Thursday, 28 November 2013

My Cold War

Some people have asked me what I thought about the hospital's response to my questions. Well, I guess I was hoping for a little more insight into the prognosis based on the outcome of others who had experienced similar plateaus. Even if we do represent only 1%, that's still around 40 people in the UK. I think consultants are just reluctant to speculate on such things. And, in fairness I didn't specifically ask about prognosis.

So winter has arrived (yes I know it's not officially until 21st December, but being friggin cold and depressing is a good enough to constitute it being winter) and I am not (why isn't there a shortened version of "am not" apart from "ain't", which I hate. Why not "am't", it would save me time! ) looking forward to the next 3 months. Apart the practical issues of going out this time of year, it's also much more difficult to muster the enthusiasm or effort to go out when it's cold and grey. The thought of sitting in the car in bushy park car park sometimes just isn't appealing enough. I have become better equipped recently with my Russian hat, but a cold wind is still a show stopper.

Stefan Evanski fighting his personal cold war 

Indoor destinations are obviously better but I struggle to think of many locally; there's only so many times one can go to Mercedes World or Brooklands within 3 months. I would like to get up to London again and go to the museums and Tate Modern but going by car is too difficult for the carers, not to mention me. I have considered going to the Tate by train, I think my wheelchair batteries could manage the return trip along the Southbank. Maybe if we get a sunny mild day with the guarantee of no rain, I will attempt it.

But the place I miss the most is my favourite part of the UK; North Wales. Specifically the location of many wonderful holidays both as a child and more recently in Penmaenmawr. It has been around 4 or 5 years since I last visited but I think that returning is very unlikely. The 4 hour journey would be very tough but the accommodation would be the biggest problem as I need both a standing hoist and full hoist, so I think it's just too difficult.

Penmaenmawr from the stunning Sychnant Pass 


Tuesday, 19 November 2013

Kings College Hospital Response

You probably remember my recent post regarding my plateau of progression and that I wrote to Kings Hospital for a response to 3 questions. Here is the reply 

Dear Steve 

Many apologies for the long delay in my replying.

To respond to your questions:
1. A pattern of plateau is rare. I would say fewer than 5% experience this, and probably fewer than 1%.

2. The diagnosis of ALS is based on the pattern of weakness and its distribution. This would not change since the condition does not reverse, so you would still have ALS. The condition has stopped progressing for some reason.

3. It would be ideal to study people who plateau, but the problem is how. Most research needs large numbers of people to obtain statistically meaningful results, and because this event is so rare and is in a rare disease, we would need a considerable length of time to recruit enough people. Most funding agencies will not consider this.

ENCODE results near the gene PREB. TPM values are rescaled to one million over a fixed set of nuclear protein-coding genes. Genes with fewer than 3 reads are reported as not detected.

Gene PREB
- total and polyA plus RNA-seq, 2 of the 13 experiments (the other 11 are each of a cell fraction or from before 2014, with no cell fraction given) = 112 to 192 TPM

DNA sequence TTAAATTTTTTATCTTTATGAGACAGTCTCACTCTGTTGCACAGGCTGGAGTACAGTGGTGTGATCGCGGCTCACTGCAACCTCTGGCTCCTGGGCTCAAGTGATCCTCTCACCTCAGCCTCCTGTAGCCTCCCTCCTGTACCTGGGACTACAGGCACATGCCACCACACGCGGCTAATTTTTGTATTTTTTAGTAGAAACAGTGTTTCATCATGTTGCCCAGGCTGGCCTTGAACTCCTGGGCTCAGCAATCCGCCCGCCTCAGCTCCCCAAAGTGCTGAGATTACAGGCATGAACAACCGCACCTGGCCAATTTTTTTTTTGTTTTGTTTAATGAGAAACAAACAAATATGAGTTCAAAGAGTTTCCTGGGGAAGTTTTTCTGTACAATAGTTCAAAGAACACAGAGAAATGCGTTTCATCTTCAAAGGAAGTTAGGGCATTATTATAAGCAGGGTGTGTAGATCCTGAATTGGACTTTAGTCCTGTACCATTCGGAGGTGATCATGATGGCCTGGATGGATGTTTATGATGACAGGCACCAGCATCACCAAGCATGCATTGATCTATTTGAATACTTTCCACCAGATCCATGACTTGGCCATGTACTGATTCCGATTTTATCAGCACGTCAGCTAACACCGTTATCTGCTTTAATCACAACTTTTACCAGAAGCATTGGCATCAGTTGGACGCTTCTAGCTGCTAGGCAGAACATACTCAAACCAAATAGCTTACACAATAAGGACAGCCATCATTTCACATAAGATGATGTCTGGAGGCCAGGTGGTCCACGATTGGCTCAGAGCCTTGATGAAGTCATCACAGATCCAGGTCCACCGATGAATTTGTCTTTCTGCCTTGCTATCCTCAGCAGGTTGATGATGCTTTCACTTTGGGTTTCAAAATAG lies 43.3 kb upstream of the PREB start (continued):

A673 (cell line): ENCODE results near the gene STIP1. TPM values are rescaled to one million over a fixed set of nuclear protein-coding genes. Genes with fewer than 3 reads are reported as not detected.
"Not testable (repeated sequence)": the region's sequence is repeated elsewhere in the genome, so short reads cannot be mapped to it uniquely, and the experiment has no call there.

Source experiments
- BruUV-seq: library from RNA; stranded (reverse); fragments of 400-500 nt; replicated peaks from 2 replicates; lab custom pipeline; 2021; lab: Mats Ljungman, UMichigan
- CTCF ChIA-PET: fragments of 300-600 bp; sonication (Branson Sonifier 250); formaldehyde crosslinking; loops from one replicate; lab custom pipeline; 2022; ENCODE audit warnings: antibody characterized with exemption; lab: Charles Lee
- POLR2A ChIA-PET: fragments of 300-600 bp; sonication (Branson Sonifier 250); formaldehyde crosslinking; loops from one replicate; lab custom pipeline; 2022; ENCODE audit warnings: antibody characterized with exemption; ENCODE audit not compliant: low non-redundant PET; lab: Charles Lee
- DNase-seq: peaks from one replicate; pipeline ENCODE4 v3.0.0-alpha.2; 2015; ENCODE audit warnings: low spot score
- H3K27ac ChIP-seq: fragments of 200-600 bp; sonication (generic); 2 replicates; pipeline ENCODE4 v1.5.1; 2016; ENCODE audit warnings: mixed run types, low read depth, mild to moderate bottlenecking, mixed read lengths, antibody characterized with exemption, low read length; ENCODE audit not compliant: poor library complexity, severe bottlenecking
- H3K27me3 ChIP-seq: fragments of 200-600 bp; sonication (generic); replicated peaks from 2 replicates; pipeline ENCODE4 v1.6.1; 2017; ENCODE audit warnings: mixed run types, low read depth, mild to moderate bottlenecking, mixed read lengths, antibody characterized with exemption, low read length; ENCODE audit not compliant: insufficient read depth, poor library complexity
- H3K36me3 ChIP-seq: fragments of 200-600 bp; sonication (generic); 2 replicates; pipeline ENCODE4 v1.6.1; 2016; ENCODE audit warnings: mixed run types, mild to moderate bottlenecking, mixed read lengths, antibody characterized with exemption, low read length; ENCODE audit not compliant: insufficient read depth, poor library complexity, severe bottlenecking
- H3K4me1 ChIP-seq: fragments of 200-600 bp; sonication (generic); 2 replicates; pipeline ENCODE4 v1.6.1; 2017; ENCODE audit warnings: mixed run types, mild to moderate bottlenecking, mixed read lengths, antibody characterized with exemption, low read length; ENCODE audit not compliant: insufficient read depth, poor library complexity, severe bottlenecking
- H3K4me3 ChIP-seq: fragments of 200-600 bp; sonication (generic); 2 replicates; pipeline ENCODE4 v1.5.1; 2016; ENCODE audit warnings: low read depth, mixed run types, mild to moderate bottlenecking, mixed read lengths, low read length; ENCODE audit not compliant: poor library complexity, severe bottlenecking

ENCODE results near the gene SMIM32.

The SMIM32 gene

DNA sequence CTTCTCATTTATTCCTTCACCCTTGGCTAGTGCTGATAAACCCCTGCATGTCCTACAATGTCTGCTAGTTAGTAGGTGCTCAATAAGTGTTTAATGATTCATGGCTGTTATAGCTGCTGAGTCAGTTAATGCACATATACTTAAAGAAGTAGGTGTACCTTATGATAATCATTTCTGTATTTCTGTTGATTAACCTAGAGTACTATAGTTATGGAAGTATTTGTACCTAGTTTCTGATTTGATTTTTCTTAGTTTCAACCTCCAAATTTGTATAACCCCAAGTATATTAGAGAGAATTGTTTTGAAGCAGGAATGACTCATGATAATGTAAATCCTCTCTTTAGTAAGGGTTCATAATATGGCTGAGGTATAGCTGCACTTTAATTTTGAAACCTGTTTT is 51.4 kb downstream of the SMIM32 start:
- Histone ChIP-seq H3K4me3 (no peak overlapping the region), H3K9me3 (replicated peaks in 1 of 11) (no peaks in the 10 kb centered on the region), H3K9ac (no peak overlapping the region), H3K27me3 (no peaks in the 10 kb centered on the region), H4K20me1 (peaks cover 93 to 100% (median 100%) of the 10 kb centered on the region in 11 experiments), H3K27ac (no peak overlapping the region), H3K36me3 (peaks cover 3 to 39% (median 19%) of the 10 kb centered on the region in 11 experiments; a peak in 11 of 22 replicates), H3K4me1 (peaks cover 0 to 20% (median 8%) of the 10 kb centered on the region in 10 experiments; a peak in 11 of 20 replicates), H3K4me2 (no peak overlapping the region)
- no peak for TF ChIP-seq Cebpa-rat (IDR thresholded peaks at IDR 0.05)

We have studied prolonged survival, which is a similar but not identical issue, in two studies. The first was of the clinical characteristics of people with long survival. We found that the pattern of ALS did not help in predicting who would plateau or progress very slowly. The PLS pattern showed very slow progression, but half the people who lived a very long time had the typical ALS pattern with no obvious pointers to a slowing of the disease (Prolonged survival in motor neuron disease: a descriptive study of the King's database 1990-2002. Turner MR, et al, Al-Chalabi A. J Neurol Neurosurg Psychiatry. 2003). The second study was a genetic analysis of everyone from several centres, to see whether any gene variants were associated with a longer survival. We found that variants of the KIFAP3 gene were associated with better survival (Reduced expression of the Kinesin-Associated Protein 3 (KIFAP3) gene increases survival in sporadic amyotrophic lateral sclerosis. Landers JE, et al, Al-Chalabi A, Brown RH Jr. Proc Natl Acad Sci U S A. 2009). This has not been replicated by others. In a related study, we collaborated with colleagues from Holland who found that the UNC13A gene could affect survival (Genome-wide association study identifies 19p13.3 (UNC13A) and 9p21.2 as susceptibility loci for sporadic amyotrophic lateral sclerosis. van Es MA, et al. Nat Genet. 2009), and colleagues from Belgium who found that variation in the EPHA4 gene could EPHA4 is a disease modifier of amyotrophic lateral sclerosis in animal models and in humans. Van Hoecke A, et al. Nat Med. 2012). We are in the process of performing full genome sequencing of 50 people, half with very long survival and half with very aggressive disease, to see if there are any genetic differences that might be relevant.

I hope that helps.

With very best wishes,

Friday, 15 November 2013

MND ain't all bad!!

My current carer Kadvi, her daughter Kelli and my new carer Katinka 

Monday, 21 October 2013

New Eyegaze System ?